Thoracic Surgery Foundation Research Awards: Leading the Way to Excellence.

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BACKGROUND: Combining clinical and research excellence has become an increasingly difficult endeavor for thoracic surgeons, with typical success rates for the National Heart, Lung and Blood Institute and the National Cancer Institute being 25.1% and 11.3%, respectively. The Thoracic Surgery Foundation (TSF), which is an arm of The Society of Thoracic Surgeons, provides research awards and grants aimed at early career faculty to assist in securing federal peer-reviewed funding. The aim of this study was to assess the impact of these awards.

METHODS: Faculty awardees of the TSF research awards from 1995 to 2019 were included in the study. The scholarly work of awardees was assessed by using Scopus , MEDLINE, and Google Scholar for publications, citations, and h-index. The National Institutes of Health (NIH) RePorter and the Federal RePorter were used to search for any grants awarded to these individuals. For publications and citations associated with a TSF grant, a 4-year window from the time of the research award was used.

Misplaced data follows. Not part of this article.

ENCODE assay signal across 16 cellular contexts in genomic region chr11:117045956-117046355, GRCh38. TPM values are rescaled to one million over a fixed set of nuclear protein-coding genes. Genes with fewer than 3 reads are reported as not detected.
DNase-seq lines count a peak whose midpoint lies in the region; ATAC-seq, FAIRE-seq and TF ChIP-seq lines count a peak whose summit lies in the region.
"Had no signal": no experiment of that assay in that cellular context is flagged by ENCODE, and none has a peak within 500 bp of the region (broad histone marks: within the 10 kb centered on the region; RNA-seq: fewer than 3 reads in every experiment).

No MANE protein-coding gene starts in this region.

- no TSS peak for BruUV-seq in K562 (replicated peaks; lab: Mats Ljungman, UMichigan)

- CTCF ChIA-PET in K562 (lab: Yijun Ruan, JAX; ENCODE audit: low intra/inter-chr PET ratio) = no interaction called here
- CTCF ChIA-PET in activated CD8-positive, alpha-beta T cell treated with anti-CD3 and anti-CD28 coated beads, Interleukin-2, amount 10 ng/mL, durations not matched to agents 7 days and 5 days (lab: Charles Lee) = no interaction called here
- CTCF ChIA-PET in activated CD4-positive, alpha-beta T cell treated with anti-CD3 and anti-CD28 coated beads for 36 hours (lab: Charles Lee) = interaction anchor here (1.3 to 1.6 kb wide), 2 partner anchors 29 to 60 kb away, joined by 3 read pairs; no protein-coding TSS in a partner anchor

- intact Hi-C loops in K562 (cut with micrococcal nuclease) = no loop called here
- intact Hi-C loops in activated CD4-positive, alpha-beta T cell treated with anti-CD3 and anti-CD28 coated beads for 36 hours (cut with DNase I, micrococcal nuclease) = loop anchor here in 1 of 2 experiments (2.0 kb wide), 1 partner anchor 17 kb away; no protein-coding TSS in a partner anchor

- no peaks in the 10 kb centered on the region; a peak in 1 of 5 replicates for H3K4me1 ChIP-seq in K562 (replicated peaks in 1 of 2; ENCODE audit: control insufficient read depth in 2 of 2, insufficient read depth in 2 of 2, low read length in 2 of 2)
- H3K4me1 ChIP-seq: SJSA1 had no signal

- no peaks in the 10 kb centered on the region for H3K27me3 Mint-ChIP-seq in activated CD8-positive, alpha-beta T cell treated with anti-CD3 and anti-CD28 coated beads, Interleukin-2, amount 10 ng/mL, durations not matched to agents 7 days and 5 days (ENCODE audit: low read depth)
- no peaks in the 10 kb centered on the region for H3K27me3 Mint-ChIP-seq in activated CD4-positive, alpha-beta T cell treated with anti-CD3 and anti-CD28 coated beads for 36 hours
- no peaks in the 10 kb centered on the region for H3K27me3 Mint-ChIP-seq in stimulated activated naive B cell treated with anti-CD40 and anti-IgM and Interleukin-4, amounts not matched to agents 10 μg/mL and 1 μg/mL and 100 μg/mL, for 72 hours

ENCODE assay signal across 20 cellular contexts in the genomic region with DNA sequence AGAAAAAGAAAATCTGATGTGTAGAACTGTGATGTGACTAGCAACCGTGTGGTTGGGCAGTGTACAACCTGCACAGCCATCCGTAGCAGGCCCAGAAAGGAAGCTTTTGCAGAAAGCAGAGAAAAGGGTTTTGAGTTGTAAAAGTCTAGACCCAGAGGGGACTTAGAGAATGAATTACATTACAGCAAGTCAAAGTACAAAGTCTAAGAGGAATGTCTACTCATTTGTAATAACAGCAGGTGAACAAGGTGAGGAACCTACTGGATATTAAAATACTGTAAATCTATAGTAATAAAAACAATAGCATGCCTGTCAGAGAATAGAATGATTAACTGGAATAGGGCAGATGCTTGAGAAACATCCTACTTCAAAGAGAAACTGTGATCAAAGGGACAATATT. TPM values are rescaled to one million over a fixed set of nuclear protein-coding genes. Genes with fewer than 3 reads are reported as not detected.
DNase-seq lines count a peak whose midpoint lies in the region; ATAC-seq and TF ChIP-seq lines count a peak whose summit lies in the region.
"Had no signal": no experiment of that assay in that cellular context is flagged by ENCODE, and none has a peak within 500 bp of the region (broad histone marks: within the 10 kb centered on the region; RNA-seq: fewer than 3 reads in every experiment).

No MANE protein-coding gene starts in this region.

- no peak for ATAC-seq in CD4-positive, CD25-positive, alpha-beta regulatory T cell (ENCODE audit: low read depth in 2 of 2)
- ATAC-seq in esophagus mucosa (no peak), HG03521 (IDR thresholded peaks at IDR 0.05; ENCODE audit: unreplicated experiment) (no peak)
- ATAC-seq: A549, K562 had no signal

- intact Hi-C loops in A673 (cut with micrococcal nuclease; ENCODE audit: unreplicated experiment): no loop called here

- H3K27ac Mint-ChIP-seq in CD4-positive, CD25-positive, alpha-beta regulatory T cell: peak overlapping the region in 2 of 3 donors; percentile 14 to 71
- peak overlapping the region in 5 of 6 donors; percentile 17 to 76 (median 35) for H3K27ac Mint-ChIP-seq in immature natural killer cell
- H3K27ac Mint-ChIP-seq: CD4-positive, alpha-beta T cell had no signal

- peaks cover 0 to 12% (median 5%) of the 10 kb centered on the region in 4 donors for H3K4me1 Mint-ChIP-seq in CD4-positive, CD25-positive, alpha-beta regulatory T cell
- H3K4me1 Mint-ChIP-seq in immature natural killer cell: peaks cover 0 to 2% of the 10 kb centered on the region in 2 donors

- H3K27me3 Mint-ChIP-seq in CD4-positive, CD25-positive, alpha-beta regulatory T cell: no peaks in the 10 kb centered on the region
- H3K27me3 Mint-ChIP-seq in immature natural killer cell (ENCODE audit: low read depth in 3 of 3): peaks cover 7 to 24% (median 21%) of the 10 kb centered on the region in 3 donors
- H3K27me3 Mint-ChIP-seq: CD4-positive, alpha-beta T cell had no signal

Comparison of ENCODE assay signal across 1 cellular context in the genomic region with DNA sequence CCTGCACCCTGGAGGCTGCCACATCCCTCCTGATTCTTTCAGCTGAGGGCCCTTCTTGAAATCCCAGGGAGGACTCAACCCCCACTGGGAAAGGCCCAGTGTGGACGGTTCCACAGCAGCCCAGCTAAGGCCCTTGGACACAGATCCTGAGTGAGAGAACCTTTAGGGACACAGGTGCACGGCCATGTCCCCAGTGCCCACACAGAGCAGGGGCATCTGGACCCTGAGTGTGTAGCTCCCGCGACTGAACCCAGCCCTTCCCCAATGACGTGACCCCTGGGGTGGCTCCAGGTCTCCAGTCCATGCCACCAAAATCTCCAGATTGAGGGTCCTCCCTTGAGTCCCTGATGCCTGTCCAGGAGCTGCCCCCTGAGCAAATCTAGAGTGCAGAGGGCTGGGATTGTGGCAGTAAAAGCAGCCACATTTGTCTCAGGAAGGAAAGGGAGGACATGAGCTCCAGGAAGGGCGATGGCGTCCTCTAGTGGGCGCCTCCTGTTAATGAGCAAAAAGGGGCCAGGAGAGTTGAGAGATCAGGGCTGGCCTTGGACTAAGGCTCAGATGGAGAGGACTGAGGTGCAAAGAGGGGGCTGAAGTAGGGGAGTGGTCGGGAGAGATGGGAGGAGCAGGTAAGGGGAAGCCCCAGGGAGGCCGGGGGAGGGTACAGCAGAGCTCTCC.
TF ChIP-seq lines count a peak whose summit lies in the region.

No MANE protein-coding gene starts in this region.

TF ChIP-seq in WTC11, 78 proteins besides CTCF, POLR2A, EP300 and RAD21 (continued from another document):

RESULTS: Fifty-two research awards were given to early career faculty during this study period, and 8 (15%) were awarded to MD PhDs. Six (12%) of awardees were female. Cardiac faculty members were awarded 27 (52%) awards, and general thoracic faculty members were awarded 25 (48%); of the cardiac faculty, 4 (17.4%) were congenital cardiac faculty. In the 4-year period after the TSF grant award, the mean number of published articles per awardee was 23 (interquartile range [IQR], 12 to 36), with a median citation count of 147 (IQR, 32 to 327). The current median h-index was 26 (IQR, 15 to 36), with 2323 (IQR, 1173 to 4568) median citations. Forty-eight percent of all awardees received at least 1 subsequent grant; 40.4% of these awardees received grants from the NIH, and 25% had 2 or more NIH grants. Comparing academic position at the time of the award with current position, 54% of awardees had an advancement in their professional rank. On analyzing leadership positions, 42% of awardees were division chiefs, 21% were associate clinical directors, and 28% were clinical directors.

CONCLUSIONS: Being a recipient of the TSF award may position an individual to excel in academic medicine, with a large portion of awardees improving their academic standing with time. The rate of successful NIH grant funding after being a TSF awardee is higher than typical institutional success rates.





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Medicine and Health Sciences




Department of Surgery

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